4. Homework : Assign students to complete the Character Change Handout. Building on their group's brainstorming session, students will choose three characteristics for their character at the beginning and the end of the play. For each characteristic, students must find supportive evidence in the text.

 

Day Two :

5. Scene Selection: Review the specifics of the Final Performance Handout. Students will select  two passages or scenes from Julius Caesar . One scene will represent a characteristic of their character at the beginning of his/her role in the play, and the other scene will reflect their character at the end. Each scene should last about four minutes.

Have students make copies of their scenes with production notes. Tell students to pay attention to characterization: how can voice, facial expression, pauses be used to show character?

Have directors compare their character charts with the class. What characteristics did characters have at the beginning versus the end of the play? In which scenes were these characteristics represented?

Have students select their chosen scenes and do a read-around of the lines. Have directors time the scenes, making cuts as necessary and discussing delivery and movement options.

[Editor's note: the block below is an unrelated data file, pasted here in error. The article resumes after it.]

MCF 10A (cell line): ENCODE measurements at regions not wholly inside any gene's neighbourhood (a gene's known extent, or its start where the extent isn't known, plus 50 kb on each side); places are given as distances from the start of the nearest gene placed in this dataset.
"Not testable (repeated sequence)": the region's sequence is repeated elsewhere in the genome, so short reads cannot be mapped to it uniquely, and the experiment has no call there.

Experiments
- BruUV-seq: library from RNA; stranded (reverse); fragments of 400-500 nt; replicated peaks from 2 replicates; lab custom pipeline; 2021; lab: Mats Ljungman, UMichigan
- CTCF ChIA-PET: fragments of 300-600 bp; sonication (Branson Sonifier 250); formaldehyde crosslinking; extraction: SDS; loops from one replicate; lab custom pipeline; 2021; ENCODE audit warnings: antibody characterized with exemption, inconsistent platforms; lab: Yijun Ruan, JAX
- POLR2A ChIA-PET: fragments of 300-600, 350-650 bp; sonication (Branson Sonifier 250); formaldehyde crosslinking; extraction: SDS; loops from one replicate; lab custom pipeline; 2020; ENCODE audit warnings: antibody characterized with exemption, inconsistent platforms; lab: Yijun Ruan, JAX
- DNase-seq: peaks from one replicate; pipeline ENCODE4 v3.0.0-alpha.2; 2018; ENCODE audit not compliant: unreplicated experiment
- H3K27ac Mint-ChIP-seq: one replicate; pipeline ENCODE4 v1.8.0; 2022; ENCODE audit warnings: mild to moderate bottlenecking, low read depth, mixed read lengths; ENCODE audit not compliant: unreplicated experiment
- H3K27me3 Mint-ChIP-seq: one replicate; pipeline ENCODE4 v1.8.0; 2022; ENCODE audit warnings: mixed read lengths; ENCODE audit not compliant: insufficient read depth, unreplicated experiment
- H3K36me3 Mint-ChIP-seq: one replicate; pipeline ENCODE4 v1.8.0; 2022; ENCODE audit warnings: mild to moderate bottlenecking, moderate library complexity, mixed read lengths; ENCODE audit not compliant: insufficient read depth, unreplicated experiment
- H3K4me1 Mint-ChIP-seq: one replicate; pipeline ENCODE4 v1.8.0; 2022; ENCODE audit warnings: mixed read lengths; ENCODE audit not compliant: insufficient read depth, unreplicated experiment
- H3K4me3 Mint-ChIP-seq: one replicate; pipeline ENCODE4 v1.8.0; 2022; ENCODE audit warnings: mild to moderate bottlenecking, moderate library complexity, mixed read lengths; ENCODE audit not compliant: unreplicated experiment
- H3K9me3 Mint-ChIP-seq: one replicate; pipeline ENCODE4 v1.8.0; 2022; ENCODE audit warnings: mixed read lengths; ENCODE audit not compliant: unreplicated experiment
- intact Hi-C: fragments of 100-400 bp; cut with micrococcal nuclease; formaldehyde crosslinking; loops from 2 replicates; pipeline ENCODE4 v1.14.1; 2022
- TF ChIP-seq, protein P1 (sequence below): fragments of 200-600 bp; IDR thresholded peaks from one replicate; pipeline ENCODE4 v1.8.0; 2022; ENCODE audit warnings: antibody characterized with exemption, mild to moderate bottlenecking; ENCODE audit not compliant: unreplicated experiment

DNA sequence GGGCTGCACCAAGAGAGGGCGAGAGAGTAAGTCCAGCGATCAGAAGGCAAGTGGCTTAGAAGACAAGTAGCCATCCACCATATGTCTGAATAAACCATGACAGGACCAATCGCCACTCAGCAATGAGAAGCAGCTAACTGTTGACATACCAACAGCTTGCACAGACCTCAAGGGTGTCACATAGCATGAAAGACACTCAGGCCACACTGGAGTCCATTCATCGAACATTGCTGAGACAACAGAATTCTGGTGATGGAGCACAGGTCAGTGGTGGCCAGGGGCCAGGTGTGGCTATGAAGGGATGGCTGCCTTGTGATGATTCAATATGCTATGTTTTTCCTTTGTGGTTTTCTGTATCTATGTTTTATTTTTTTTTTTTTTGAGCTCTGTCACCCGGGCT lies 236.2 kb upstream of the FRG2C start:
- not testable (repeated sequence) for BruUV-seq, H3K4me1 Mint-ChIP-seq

6. Have directors evaluate their groups work and return folders to you.

 

Days Three and Four

 

7. Staging the Scenes: As a class, suggest three ideas for what makes a strong performance (for example, voice, facial expression). Post these ideas in the classroom so students can refer to them as they block their scenes.

Have students finalize annotating, cutting and blocking their scenes with props and furniture if necessary. After twenty minutes, encourage students to be on their feet, trying out scenes and making notes. Have each group prepare a cast list.

 

8. Homework : Practice performances.

 

Days Five and Six

 

9. Performances: Allow students ten minutes to review and practice their scenes. Have a performance sign up sheet, or randomly assign a performance slot to each group. Ask a student to M.C the event, introducing each of the players and their roles. Encourage uproarious applause after each performance! Consider having an "Academy Awards" in which students vote for Best Voice, Best Dramatic Pauses etc. After each performance, have the directors collect their group's folder containing photocopies of scenes with blocking, notes, and Character Change Handouts.

 

 


 
How Did It Go?
Use the Final Performance Rubric Handout to evaluate each group's performance. Have students write a paragraph in which they identify the character that changed most/least during the play.
 


If you used this lesson, we would like to hear how it went and about any adaptations you made to suit the needs of YOUR students.

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1 Comment

Wonderful article. Thanks a lot matefesta star wars
Sheila October 13, 2014 7:35 PM
  Common Core State Standards

There are no standards associated with this Lesson Plan.